Suraev also –

  • Completed the routine daily servicing of the SOZh system (Environment Control & Life Support System, ECLSS) in the SM [this includes checking the ASU toilet facilities, replacement of the KTO & KBO solid waste containers and replacement of EDV-SV waste water and EDV-U urine containers], and
  • Performed the daily IMS (Inventory Management System) maintenance, updating/editing its standard “delta file” including stowage locations, for the regular weekly automated export/import to its three databases on the ground (Houston, Moscow, Baikonur).

Williams conducted a new session (his second) with the MedOps experiment WinSCAT (Spaceflight Cognitive Assessment Tool for Windows), logging in on the MEC (Medical Equipment Computer) laptop and performing the psychological evaluation exercise on the PC-based WinSCAT application. [WinSCAT is a monthly time-constrained questionnaire test of cognitive abilities, routinely performed by astronauts aboard the ISS every 30 days before or after the PHS (periodic health status) test or on special CDR’s, crewmembers or flight surgeons request. The test uses cognitive subtests that measure sustained concentration, verbal working memory, attention, short-term memory, spatial processing, and math skills. The five cognitive subtests are Coding Memory – Learning, Continuous Processing Task (CPT), Match to Sample, Mathematics, and Coding Delayed Recall. These WinSCAT subtests are the same as those used during NASA’s long-duration bed rest studies.]

Jeff had several hours for servicing the IMV (Intermodule Ventilation) in the Lab (cleaning the aft port fan) and in Node-1 (cleaning its aft port fan inlet), moving the Galley table out of the way as necessary.

The CDR then used the electronic Velocicalc instrument to take airflow measurements at the Lab aft port outlet to check on the cleaning effectiveness.

Afterwards, Williams also cleaned the fan filter assembly of the PWD (Potable Water Dispenser).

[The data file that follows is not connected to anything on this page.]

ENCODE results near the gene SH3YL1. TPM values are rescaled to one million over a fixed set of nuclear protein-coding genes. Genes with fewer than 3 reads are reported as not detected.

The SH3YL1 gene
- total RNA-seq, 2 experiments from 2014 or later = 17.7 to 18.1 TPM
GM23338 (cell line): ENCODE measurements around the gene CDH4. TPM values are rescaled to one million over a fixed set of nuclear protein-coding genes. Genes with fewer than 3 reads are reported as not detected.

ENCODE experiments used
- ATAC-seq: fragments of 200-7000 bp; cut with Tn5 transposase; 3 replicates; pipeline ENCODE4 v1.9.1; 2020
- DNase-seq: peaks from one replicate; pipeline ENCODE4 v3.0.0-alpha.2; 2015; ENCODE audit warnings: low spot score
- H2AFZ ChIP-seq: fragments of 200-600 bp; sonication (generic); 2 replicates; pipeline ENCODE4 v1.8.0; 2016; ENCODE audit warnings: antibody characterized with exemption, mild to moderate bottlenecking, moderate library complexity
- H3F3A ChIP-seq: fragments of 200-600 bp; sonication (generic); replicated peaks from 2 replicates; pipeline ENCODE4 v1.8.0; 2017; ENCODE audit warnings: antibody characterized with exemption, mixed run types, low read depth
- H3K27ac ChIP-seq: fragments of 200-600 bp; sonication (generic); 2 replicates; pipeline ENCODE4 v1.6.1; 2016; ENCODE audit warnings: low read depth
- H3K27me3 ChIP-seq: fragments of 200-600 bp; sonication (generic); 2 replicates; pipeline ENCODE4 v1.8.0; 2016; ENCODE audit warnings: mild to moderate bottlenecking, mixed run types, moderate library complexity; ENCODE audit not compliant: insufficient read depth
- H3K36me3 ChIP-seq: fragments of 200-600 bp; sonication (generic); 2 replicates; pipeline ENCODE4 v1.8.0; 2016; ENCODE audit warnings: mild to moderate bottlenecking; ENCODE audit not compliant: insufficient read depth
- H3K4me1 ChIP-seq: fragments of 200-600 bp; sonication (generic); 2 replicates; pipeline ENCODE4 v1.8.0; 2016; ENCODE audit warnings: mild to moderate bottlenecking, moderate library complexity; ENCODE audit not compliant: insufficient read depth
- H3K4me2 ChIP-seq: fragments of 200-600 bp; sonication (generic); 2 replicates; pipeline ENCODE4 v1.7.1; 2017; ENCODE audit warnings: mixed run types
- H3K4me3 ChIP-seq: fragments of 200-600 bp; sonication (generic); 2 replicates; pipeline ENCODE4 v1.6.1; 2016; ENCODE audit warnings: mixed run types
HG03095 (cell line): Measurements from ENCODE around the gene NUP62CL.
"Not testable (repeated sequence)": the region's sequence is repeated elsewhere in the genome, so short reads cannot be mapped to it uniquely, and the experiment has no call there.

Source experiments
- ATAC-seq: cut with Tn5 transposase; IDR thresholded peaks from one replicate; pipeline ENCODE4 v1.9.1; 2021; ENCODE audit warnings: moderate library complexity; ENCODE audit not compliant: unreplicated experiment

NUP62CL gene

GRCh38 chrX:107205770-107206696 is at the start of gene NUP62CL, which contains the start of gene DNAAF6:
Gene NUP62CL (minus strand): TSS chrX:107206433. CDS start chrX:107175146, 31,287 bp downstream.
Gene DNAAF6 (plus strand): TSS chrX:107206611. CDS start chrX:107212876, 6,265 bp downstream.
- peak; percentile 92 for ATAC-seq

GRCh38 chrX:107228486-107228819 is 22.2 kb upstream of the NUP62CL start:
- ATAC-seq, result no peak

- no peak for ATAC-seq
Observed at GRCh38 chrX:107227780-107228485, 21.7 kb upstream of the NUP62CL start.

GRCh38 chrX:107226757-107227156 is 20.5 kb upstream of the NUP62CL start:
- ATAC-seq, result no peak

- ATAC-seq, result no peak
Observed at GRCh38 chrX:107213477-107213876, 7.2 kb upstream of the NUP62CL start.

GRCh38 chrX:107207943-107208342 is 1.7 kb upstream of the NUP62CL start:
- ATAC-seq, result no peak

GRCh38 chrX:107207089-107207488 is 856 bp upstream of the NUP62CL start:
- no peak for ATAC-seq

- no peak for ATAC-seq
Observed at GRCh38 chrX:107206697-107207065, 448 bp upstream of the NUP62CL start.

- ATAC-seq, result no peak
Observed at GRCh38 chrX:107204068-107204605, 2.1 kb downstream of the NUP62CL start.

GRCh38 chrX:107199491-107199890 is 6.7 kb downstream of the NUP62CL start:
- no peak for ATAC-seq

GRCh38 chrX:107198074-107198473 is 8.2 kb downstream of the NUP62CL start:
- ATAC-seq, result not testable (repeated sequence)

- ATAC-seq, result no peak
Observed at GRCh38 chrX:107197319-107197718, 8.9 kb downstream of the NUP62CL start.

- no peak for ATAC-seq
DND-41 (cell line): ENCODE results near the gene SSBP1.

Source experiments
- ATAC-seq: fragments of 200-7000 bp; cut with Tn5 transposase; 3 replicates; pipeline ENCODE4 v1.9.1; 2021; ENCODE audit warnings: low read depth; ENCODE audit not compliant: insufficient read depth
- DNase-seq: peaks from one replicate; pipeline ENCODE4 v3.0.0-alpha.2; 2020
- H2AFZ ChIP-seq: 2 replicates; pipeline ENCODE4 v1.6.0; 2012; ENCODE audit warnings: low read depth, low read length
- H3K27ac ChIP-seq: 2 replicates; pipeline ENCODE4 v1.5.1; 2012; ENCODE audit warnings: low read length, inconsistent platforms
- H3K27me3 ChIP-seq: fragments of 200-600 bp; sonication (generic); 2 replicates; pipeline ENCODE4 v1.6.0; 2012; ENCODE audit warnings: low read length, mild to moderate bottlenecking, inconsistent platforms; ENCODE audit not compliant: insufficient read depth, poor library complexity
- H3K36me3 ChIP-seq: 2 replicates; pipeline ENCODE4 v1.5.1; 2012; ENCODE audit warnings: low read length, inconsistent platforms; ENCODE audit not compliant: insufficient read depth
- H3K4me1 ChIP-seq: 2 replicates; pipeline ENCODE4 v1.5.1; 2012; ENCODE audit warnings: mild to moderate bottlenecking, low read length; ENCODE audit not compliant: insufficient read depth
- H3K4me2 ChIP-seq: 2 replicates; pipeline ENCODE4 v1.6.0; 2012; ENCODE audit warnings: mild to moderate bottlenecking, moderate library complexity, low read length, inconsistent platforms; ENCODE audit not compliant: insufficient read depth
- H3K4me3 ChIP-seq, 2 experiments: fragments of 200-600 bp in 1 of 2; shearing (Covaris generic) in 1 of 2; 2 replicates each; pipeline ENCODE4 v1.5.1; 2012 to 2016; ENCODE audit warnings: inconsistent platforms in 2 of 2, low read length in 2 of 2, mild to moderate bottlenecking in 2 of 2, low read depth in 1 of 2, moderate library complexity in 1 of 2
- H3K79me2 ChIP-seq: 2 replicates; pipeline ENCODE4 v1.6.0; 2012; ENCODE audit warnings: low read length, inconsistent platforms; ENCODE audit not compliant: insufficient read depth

Other routine activities completed by Williams today included –

  • Performing the periodic tape exchange on both VDS VTRs (Video Distribution System/Video Tape Recorders), VTR1 & VTR2, stowing the old tapes for later return to Houston,
  • Hooking up the UOP DCP (Utility Outlet Panel/Display & Control Panel) power bypass cable at the Lab RWS (Cupola Robotic Work Station) for coverage of the 2A solar arrays with the SSRMS (Space Station Remote Manipulator System) cameras during the DTF (Dedicated Thruster Firing),
  • Completing the daily status check of the APEX-Cambium hardware, looking for health and color of the plants (because the Cambium plants were removed from the ABRS (Advanced Biological Research System) and ground-based monitoring, daily status checks & weekly photo session are necessary),
  • Setting up the SLAMMD (Space Linear Acceleration Mass Measurement Device) equipment temporarily, but without doing the control/calibration run today,
  • Conducting the periodic status & screen check on the running payload CGBA-5 (Commercial Generic Bioprocessing Apparatus), located in the ER-2 (EXPRESS Rack 2) [CGBA-5 is currently activated for DTN (Delay Tolerant Network) activities that are acting as a test bed for NASA HQ-sponsored communications research. DTN software transmits messages between ISS and Mission Control Centers, and most of its operations run from the ground. The DTN software sends CGBA-5 payload data to the ground, and automatic acknowledgement messages are generated by the ground to be passed back to the payload], and
  • Performing the regular weekly maintenance on the TVIS (Treadmill with Vibration Isolation & Stabilization), primarily inspecting the condition of the SLDs (Subject Loading Devices), SLD cables and SPDs (Subject Positioning Devices), lubricating as required, plus recording time & date values.